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HPB Surgery
Volume 7 (1993), Issue 1, Pages 1-14

Histopathological Determinants of Survival in Resected Cases of Pancreas Cancer

1Department of Surgery, Division of Surgical Oncology, Mount Sinai Medical Center, New York, New York, USA
2Division of Surgical Oncology, Mount Sinai Medical Center, Dept of Surgery- Box 1259, 1 Gustave L. Levy Place, New York 10029, New York, USA

Accepted 21 January 1993

Copyright © 1993 Hindawi Publishing Corporation. This is an open access article distributed under the Creative Commons Attribution License, which permits unrestricted use, distribution, and reproduction in any medium, provided the original work is properly cited.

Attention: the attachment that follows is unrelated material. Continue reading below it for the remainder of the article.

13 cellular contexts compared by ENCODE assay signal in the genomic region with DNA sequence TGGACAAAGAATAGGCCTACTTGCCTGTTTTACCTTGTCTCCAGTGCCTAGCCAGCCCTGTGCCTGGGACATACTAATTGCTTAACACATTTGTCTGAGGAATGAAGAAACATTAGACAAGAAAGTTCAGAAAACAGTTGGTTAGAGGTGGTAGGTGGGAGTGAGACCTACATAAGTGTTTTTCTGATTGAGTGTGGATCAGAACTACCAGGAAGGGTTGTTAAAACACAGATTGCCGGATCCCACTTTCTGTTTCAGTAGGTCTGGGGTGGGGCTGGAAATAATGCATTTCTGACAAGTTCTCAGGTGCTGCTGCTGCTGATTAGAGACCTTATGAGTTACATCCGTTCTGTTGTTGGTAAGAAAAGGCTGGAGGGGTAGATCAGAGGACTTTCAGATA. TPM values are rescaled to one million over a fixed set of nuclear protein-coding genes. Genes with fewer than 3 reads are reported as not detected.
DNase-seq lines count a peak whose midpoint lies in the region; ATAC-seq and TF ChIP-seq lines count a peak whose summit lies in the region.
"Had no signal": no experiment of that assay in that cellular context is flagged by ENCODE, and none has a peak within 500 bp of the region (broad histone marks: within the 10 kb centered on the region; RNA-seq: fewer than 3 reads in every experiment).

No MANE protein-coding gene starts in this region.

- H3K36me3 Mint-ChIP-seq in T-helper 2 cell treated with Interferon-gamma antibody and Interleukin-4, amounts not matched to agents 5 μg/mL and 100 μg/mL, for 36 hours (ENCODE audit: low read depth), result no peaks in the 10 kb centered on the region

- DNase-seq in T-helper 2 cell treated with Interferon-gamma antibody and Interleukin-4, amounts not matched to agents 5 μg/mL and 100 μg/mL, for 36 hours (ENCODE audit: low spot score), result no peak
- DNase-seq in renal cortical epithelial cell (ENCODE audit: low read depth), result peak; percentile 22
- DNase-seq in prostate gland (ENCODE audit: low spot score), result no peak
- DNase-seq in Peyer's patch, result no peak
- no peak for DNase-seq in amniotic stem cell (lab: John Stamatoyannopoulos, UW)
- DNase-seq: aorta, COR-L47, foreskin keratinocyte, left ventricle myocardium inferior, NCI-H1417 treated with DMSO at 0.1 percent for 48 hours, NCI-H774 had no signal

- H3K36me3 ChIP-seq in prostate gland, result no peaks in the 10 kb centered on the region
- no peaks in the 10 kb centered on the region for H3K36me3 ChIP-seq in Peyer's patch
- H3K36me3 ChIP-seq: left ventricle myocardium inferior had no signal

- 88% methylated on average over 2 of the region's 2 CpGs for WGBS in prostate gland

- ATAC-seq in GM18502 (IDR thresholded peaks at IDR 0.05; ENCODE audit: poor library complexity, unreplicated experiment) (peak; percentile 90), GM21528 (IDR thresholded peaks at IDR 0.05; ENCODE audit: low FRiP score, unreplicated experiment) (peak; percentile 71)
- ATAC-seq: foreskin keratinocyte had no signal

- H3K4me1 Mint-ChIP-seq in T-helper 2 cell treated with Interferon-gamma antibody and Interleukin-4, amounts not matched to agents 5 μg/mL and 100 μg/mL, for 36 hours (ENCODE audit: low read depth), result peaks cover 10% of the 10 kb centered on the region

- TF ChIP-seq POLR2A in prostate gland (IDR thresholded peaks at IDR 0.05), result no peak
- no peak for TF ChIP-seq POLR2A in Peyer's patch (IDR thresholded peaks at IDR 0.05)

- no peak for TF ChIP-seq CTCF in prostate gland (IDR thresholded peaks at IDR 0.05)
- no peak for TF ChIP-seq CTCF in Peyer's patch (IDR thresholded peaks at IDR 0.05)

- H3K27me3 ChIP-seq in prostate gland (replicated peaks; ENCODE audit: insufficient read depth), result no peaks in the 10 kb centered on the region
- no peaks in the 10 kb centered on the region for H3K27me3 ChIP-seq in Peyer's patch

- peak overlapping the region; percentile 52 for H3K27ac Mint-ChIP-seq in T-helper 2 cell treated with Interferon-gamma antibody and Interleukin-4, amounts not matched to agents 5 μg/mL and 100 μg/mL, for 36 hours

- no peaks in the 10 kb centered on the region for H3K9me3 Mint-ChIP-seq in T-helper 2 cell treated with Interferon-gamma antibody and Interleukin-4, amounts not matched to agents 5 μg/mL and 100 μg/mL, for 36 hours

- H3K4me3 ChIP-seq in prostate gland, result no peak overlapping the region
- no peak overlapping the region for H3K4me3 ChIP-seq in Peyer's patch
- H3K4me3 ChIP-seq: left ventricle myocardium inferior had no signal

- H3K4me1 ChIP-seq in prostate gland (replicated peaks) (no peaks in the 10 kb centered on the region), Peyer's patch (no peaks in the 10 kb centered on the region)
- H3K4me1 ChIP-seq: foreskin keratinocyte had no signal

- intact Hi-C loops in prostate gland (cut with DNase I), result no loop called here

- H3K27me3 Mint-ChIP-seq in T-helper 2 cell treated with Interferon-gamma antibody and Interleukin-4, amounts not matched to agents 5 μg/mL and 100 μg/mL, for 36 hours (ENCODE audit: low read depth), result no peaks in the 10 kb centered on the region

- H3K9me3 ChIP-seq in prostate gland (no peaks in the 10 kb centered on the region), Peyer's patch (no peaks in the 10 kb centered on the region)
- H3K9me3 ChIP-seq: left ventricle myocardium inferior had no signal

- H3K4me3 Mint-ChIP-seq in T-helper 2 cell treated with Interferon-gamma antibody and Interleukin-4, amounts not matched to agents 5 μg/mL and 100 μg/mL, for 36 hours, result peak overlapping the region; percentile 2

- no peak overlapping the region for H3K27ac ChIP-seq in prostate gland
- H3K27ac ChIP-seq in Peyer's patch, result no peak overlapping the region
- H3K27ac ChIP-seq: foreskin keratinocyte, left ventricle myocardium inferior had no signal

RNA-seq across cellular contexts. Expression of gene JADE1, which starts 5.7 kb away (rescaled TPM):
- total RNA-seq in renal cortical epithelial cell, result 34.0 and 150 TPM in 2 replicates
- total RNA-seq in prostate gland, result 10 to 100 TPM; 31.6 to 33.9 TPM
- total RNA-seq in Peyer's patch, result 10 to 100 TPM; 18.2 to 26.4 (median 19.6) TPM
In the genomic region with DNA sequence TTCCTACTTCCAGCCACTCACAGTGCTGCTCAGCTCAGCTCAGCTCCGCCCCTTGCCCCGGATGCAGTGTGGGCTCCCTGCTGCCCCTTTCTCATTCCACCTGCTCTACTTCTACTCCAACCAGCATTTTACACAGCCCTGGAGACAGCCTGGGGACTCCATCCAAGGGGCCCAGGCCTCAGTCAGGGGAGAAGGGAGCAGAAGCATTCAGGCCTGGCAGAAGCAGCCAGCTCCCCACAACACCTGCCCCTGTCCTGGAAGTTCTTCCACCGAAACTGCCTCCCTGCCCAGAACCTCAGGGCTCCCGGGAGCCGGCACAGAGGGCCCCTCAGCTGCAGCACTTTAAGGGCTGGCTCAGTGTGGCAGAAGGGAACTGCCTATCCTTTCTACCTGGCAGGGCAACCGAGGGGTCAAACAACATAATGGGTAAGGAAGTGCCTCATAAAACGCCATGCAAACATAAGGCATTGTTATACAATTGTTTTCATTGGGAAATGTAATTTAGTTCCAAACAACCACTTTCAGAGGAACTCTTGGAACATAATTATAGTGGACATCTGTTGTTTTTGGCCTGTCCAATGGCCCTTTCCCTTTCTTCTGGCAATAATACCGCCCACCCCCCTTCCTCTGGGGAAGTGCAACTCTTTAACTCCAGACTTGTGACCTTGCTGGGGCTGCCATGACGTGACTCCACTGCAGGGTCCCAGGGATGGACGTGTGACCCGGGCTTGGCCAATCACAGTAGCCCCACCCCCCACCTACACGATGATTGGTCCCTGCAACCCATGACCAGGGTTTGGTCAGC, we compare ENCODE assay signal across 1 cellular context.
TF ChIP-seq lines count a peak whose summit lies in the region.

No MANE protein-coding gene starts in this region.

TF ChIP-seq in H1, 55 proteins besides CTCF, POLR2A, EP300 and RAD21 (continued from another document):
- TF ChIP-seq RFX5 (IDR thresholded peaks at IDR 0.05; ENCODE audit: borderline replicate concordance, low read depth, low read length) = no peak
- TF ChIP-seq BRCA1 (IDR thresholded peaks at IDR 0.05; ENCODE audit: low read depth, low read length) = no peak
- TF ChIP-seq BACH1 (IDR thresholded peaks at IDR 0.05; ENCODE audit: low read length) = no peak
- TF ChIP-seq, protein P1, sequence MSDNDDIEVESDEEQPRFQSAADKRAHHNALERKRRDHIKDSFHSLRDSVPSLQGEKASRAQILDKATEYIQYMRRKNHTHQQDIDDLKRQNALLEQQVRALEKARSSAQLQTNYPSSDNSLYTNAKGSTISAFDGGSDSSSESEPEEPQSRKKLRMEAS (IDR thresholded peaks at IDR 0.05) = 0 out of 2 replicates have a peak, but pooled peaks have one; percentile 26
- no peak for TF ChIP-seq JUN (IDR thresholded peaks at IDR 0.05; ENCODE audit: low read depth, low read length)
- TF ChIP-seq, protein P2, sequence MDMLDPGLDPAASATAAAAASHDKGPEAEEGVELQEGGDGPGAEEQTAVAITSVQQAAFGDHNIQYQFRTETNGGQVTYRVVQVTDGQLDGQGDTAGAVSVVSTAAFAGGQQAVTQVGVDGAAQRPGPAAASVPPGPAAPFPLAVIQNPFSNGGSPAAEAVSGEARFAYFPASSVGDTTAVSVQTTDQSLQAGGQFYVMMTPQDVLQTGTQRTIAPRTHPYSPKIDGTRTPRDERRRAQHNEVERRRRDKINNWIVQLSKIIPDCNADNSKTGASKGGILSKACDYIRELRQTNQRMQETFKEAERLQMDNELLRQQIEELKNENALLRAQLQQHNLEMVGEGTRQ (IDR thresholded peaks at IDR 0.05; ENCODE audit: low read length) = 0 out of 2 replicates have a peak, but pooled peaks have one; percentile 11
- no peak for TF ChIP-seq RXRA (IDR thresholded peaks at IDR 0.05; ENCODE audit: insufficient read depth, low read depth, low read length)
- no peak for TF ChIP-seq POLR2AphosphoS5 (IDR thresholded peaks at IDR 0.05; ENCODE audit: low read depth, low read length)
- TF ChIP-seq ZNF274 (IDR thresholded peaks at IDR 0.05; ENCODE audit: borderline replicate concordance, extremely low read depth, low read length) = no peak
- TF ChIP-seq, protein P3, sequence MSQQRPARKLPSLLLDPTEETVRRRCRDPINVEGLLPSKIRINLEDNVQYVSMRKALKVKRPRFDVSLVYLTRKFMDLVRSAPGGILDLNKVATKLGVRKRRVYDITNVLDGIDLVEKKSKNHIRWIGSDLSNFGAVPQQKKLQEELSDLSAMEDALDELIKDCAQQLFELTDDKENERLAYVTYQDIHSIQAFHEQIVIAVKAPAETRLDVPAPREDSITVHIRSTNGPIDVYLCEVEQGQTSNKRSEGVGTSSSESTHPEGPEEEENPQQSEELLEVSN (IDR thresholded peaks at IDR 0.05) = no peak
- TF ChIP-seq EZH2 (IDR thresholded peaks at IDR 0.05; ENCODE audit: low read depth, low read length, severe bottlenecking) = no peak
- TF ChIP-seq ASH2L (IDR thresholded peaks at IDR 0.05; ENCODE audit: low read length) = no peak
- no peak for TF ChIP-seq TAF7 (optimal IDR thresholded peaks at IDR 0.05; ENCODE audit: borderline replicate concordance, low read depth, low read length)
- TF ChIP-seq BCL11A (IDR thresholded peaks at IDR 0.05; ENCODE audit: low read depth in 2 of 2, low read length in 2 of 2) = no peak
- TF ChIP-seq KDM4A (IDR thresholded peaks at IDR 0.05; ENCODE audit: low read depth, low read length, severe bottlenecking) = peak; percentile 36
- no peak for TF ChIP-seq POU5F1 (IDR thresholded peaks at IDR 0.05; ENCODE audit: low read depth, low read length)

We have examined the histopathological factors affecting the degree of local spread, regional lymph node (RLN) metastases, and overall survival (O.S.) in a group of 39 cases of resected carcinoma of the exocrine pancreas. Although the mean O.S. for the group was 14.3 months, resected patients without RLN involvement had a mean survival of 24 months. In contrast the mean O.S. rate was 8 months for patients with RLNs involved. Size, tumor location, and histological grade were compared to RLN involvement and O.S. The mean size of primary tumor did not differ significantly between patients with or without RLN's (r.1 versus 4.6cms). However, 7 or 8 T1 tumors were <4cm and 35% of tumors <4cm were T1 lesions. In contrast, only of 17 tumors (6%) >4cm was T1. Histological grade was correlated with nodal status and O.S. There was a significant difference between histological grade and the presence of metastatic lymph nodes (G1, 37% positive, G2-4.50% positive). Patients with well differentiated tumors had a mean survival of 21 months compared to a mean survival of 10 months for less differentiated tumors (p<0.05). This difference was even more significant when stratified for nodal status. The patients with well differentiated tumors and no RLN involvement had a mean survival of 32.5 months compared to 8.6 months for well differentiated tumors with RLN involvement. In summary, we have shown that size, histological grade, and local spread predict for nodal status. However, specific patient subsets (G1, node negative) may exhibit an excellent survival when curative pancreas resection is successful.